Re: “Council supports climate initiative,” July 15-16. Thank you to leaders of the Jewel City for taking a public stand on the climate crisis, without doubt the No. 1 challenge we face as a society. Gov. Jerry Brown recently called climate change a threat to the existence of organized humanity, and he was right.
It is sadly no exaggeration to say that Glendale will be unlivable within the lifetimes of our children and grandchildren if we fail to respond quickly and aggressively. I look forward to working with the council on next steps, including a serious Climate Action Plan that includes a commitment to move to 100% renewable energy by no later than 2035, and a serious second look at whether we should be building a new CO2 spewing 250 megawatt gas plant at the site of the Grayson facility in south Glendale.
Adjunct Professor of Economics, Glendale Community College
The Glendale News-Press reported the Glendale City Council on July 11 unanimously agreed to join other city mayors by embracing the United Nations Climate Change Accord, also known as the Paris Accord or Paris Agreement. Council comments about the vote being in line with Gov. Jerry Brown’s climate efforts adds little to this pronouncement, since California’s infrastructure is decaying under his watch and taxes have increased.
Fortunately, the council’s action means little in terms of national policy. The Obama administration had unilaterally agreed to the accord without the approval of Congress. The agreement put the U.S. on the hook for billions of dollars in payments to the United Nations and the agreement allows for big polluters like China to keep on adding gas and particulate emissions to the air until 2040 without consequence.
It is ironic city leaders would propose joining others on the United Nations Climate Accord. It has been established that human beings are the source of greenhouse emissions. The past policies and actions of the city have added to these emissions by allowing more high-rise construction, denser population pockets, which adds more cars, more traffic and greater demands on resources including electricity, water and sewage. Practices and policies of the city conflict with the goals of improving the environment. Those of us who have lived here for years have noticed the impact on our once tranquil community.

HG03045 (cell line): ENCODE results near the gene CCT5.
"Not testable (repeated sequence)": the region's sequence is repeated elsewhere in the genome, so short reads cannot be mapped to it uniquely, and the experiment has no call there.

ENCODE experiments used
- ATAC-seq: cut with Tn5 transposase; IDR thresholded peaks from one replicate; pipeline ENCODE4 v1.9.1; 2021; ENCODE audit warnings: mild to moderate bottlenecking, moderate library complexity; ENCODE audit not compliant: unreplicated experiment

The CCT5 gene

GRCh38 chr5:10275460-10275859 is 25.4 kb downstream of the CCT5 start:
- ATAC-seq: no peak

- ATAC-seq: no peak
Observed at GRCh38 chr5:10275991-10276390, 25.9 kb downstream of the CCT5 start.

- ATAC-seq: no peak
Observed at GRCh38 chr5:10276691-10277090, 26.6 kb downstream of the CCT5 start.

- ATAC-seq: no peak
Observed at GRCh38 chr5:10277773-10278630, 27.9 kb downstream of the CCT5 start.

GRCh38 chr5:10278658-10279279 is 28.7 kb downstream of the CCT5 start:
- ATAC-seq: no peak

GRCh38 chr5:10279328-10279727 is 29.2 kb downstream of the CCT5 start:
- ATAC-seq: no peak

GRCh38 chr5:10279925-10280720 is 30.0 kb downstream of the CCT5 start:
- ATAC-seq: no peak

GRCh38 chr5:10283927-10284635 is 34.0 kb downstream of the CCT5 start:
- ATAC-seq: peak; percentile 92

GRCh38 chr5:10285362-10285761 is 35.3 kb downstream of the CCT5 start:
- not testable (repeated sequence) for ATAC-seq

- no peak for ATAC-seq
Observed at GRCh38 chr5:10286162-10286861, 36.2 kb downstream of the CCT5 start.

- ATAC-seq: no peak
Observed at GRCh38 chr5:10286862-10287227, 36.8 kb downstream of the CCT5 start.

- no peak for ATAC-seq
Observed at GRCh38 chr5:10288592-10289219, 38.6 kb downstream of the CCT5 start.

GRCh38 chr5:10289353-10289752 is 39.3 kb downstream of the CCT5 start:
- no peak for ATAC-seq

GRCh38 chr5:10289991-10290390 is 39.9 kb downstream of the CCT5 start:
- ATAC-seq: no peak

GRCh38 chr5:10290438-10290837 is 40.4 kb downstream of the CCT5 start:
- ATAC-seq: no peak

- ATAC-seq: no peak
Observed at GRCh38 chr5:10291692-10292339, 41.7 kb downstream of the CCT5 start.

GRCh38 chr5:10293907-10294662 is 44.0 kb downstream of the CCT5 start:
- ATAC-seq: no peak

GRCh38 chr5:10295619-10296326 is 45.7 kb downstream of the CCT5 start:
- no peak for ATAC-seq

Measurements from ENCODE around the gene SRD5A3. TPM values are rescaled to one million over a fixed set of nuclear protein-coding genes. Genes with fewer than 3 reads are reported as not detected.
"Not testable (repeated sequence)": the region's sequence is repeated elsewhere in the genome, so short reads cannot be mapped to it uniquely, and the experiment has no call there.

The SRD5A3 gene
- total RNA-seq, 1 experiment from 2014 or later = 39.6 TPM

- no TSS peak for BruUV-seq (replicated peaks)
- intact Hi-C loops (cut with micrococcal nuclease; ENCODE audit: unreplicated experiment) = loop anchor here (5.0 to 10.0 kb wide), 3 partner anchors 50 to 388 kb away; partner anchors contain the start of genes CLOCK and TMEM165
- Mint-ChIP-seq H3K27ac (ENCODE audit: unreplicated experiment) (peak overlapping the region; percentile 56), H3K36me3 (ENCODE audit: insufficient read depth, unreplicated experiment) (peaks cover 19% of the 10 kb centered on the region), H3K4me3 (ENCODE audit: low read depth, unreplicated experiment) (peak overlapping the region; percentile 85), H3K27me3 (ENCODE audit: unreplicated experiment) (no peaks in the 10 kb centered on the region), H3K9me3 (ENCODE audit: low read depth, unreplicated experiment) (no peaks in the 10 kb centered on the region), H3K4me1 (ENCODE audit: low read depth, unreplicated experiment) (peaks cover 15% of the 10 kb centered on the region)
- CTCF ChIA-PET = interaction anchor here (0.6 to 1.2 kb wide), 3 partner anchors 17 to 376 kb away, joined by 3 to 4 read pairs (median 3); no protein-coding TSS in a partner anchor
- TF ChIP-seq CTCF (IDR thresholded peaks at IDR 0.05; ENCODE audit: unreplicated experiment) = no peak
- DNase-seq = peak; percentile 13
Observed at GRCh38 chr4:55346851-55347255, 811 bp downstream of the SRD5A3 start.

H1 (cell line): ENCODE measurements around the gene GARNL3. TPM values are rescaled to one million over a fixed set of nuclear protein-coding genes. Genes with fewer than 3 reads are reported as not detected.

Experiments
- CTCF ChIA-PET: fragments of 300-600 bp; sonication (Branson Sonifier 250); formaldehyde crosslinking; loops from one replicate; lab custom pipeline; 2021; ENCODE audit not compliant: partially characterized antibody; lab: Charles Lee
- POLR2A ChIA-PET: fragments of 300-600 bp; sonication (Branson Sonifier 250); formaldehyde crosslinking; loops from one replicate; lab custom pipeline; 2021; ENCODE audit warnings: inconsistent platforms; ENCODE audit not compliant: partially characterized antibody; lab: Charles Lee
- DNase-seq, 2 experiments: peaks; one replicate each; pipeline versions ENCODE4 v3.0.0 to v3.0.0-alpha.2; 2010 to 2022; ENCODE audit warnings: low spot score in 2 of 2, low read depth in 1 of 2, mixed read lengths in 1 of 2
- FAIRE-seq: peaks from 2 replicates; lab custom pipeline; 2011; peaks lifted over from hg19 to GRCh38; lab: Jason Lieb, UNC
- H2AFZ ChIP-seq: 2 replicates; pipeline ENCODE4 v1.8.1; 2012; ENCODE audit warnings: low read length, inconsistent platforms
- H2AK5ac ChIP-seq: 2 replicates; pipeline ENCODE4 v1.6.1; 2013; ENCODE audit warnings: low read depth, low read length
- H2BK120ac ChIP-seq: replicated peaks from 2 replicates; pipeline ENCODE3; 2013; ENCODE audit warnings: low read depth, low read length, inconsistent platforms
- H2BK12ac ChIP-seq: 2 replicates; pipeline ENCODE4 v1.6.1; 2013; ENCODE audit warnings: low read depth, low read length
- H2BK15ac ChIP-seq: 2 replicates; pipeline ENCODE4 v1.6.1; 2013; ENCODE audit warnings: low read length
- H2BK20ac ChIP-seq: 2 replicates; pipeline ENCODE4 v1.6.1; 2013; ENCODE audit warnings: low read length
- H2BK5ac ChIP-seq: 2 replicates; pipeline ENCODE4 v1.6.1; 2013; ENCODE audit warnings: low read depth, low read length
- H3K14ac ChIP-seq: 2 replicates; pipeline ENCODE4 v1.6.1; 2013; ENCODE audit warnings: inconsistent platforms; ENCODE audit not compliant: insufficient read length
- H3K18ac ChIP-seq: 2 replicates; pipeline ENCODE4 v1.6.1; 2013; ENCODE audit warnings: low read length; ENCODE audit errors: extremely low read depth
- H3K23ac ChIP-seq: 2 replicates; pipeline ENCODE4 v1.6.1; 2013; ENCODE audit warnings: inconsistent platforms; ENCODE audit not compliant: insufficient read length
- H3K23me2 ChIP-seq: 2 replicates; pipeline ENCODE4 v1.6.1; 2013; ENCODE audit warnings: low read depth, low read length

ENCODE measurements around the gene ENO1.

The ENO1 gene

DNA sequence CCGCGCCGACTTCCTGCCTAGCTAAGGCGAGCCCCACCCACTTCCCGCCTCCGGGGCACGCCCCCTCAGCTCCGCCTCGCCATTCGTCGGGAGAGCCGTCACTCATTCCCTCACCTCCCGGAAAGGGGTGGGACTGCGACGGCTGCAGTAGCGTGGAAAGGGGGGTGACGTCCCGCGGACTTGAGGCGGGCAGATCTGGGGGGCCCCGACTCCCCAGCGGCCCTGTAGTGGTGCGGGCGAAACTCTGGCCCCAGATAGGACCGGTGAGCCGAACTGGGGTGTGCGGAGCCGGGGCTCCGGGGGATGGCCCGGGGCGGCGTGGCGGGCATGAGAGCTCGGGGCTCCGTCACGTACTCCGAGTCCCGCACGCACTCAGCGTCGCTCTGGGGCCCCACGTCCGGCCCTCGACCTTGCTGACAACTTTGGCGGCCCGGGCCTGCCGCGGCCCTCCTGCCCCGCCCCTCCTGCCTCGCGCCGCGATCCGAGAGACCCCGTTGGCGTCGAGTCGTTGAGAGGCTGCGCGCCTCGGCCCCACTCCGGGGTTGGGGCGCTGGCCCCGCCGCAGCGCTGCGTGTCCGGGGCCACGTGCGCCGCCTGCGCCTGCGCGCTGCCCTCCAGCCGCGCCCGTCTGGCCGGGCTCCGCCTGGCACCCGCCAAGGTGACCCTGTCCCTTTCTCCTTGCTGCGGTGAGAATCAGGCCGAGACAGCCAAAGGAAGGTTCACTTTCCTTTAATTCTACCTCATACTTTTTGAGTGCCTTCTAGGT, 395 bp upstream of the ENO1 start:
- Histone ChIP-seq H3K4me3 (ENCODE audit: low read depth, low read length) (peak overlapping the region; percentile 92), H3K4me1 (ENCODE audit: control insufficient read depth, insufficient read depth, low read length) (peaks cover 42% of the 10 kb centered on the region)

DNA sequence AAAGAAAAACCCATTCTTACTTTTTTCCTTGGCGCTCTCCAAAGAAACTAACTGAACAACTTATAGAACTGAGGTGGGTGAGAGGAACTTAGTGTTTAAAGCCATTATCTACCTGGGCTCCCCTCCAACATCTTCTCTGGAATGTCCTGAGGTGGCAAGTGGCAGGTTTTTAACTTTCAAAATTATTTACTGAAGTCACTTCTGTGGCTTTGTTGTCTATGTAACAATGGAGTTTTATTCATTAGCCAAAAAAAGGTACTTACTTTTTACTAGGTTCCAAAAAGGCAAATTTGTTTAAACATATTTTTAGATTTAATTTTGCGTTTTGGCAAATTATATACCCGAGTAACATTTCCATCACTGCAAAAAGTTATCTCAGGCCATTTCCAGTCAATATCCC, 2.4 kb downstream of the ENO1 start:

Human beings are the greatest cause of environmental degradation. Instead of so-called cap-and trade policies and agreements that do little except add to the burden of American taxpayers, consideration ought to be given to controlling immigration. According to experts at the Pew Center, if policies remain unchanged, this country will have a population of more than 500 million by the end of this century, more than a 30% increase. In 1900, the U.S. population was 76 million. We have added more than 200 million people in the past century. The toll of such an increase on the environment has been and will be significant. Wildlife habitat will be reduced, water and sewage will become a significant problem, waste disposal will be another issue, along with transportation and housing. These are the issues facing us and these are the issues city leaders should focus on. Glendale’s future may be one of higher population density, increased traffic, challenges for our electrical and water supply, waste disposal problems and strained city services.
Recently, I completed Glendale’s Proposition 64 survey online, reflecting the opinion our family shares with the majority of California and Glendale voters, that recreational use of marijuana by adults should be legalized. I am confident that Glendale can be effective in implementing and enforcing this new law, learning from the state’s experience with medical marijuana, and from the other states which have preceded us in legalization.
I eagerly anticipate Glendale’s coffers being enriched with taxes and fees related to pot, and I want the proceeds to go to the city’s Library, Arts and Culture Department funding, providing other good avenues to exaltation and relaxation.
This is going to be a big cultural change and I’m having a hard time picturing how exactly it will play out, but I am sure of one thing. Now is the time for us to have a candid conversation about what we want and don’t want to see happen in Glendale in carrying out the will of the people on Proposition 64. For starters, I hope everyone goes to https://www.glendaleca.gov/government/prop-64/prop-64-survey and responds.